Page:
The answer is “yes” according to researchers from The Miriam Hospital and the Rhode Island Community Food Bank (Flynn et al, 2013). It is often thought that fruits and vegetables are the most expensive items in a food budget but actually meat, poultry, and seafood are, particularly the leaner options that are recommended. Diets high in vegetables and fruits have been shown to prevent chronic disease but despite this awareness, consumers have not increased their consumption regardless of income. Even when income is raised, purchases of beef and frozen prepared foods increase rather than fruit and vegetables (Stewart, 2008). This leaves little room for purchasing the recommended amounts of fruits and vegetables. Part of the inadequate consumption may also be due to the perceived barrier of the time and skills needed for their preparation.
So these researchers set out to teach individuals recruited from emergency food pantries and low-income housing sites how to prepare easy, plant-based recipes that incorporated olive oil and whole grains. Their objectives: improve food purchases while decreasing food expenditures or in other words, increase vegetable and fruit consumption while improving food security and spending less money. Sixty-three subjects completed the 34-week study, which consisted of a 4-week baseline, 6-week cooking program and 6-month follow-up. For the 6-week cooking program, participants observed 30-minute food preparation demonstrations. Some very basic information was provided while the recipes were being prepared:
No other health or nutritional information was given. All recipes were prepared with:
The average cost of the recipes was $1.10 per serving.
Additionally, study participants provided grocery receipts for all foods purchased during the study and they were divided into food purchases during the baseline period, the cooking program, and then for the follow-up period. Height, weight, and waist circumference were also measured during the three periods.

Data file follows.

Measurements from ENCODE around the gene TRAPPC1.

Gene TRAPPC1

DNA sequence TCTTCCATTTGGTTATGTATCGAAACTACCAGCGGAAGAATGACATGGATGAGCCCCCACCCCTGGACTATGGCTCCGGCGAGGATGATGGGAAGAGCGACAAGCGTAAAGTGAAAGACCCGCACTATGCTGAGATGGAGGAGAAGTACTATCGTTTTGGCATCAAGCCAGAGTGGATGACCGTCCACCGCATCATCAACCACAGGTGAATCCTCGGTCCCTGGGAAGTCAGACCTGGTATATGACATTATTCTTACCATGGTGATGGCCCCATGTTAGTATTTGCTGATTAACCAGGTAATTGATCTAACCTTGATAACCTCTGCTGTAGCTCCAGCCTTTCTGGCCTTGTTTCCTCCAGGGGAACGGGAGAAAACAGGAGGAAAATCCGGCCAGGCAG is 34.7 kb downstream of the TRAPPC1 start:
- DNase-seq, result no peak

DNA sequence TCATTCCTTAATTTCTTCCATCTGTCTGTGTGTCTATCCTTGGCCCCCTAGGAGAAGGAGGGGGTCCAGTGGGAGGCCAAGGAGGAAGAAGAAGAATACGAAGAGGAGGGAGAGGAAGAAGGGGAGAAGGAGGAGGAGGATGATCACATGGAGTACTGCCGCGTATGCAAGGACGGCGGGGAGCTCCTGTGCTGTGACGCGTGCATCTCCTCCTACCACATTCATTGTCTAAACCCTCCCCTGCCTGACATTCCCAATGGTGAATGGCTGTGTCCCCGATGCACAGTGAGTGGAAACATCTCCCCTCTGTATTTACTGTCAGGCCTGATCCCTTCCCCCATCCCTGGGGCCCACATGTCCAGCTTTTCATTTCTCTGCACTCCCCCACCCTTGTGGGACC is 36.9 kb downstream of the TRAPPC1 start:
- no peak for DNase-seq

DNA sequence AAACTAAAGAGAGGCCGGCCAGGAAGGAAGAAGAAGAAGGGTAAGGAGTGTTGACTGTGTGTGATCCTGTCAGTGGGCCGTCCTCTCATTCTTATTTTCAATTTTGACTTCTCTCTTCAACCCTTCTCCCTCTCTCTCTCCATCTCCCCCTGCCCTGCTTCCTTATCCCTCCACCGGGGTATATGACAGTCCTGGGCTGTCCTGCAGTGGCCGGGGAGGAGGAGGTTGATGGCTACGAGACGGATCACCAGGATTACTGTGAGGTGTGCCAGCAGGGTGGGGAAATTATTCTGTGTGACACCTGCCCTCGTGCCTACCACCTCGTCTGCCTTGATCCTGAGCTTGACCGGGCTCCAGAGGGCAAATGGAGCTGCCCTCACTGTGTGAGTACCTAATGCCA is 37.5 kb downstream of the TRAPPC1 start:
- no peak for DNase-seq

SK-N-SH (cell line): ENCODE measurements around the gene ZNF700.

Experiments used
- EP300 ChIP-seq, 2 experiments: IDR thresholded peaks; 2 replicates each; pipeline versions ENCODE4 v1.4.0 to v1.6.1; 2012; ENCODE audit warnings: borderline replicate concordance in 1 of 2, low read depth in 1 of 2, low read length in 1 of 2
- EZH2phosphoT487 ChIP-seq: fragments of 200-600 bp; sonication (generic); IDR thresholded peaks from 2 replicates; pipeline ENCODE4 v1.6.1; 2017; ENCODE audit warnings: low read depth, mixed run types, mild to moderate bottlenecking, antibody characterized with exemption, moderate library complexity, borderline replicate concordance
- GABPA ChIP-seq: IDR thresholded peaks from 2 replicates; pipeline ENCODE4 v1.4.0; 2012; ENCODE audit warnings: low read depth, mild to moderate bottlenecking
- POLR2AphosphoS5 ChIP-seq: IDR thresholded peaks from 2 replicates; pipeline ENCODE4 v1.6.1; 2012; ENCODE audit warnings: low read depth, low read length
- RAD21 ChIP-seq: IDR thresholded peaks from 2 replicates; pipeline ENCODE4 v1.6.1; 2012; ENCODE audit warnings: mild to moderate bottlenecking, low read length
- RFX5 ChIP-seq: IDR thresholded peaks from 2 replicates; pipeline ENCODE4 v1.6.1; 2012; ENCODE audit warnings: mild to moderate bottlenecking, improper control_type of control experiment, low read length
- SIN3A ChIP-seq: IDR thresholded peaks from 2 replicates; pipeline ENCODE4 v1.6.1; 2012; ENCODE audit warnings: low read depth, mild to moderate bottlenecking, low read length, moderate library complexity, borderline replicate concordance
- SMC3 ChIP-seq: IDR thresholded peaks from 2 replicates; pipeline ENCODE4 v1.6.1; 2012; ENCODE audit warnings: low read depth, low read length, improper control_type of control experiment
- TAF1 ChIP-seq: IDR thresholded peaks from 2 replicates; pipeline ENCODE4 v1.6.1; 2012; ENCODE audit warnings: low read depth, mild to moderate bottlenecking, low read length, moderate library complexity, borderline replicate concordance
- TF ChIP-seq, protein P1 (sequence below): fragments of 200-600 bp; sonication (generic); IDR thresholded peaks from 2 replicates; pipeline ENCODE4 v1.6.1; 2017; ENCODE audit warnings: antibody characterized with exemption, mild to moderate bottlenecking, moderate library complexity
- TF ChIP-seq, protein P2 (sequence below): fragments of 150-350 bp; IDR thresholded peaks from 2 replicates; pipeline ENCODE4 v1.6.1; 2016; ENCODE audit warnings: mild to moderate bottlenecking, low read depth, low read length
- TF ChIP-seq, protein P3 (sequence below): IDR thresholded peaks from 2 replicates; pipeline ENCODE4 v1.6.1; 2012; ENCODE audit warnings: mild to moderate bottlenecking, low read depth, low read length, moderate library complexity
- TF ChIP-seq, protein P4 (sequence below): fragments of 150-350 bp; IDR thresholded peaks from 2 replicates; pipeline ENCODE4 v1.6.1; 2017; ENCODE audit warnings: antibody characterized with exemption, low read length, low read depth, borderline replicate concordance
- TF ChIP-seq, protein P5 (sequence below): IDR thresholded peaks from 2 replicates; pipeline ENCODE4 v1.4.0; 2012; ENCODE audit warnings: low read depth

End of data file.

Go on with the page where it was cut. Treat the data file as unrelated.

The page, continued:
So what exactly did they find? Well first in terms of fruit and vegetable consumption, the number of reported meals per week that were plant-based increased significantly. Sixty percent reported 3 or more plant-based meals per week at the 6-month follow-up compared to only 5% at baseline. Total number of different types of vegetables and fruits increased significantly with 78% of participants eating more vegetables and 44% eating more fruit. In addition to this, there were significant decreases in the purchases of meat, carbonated beverages, desserts and snacks even though participants never received messages targeting this. In terms of food security, at baseline 68% of participants used the food pantry compared to 54% at the 6-month follow-up. And money spent on food purchases each week was reduced by more than half! There were some unexpected (but healthy) results as well—49% of participants lost weight! There was a significant decrease in both BMI and waist circumference as well.
These results show us that while a healthy diet is perceived to be expensive, if certain food purchases are decreased (unhealthy snacks, desserts, carbonated beverages, and some meat, poultry and seafood), a healthy diet high in fruits and vegetables can actually be quite economical not only to your wallet but to your waistline as well all while preventing chronic disease!
Flynn MM, Reinert S, Schiff AR. A Six-Week Cooking Program of Plant-Based Recipes Improves Food Security, Body Weight, and Food Purchases for Food Pantry Clients. Journal of Hunger & Environmental Nutrition, 2013; 8 (1): 73 DOI: 10.1080/19320248.2012.758066
Stewart H, Blisard N. Are Lower Income Households Willing and Able to Budget for Fruits and Vegetables? Washington, DC: US Department of Agriculture; 2008.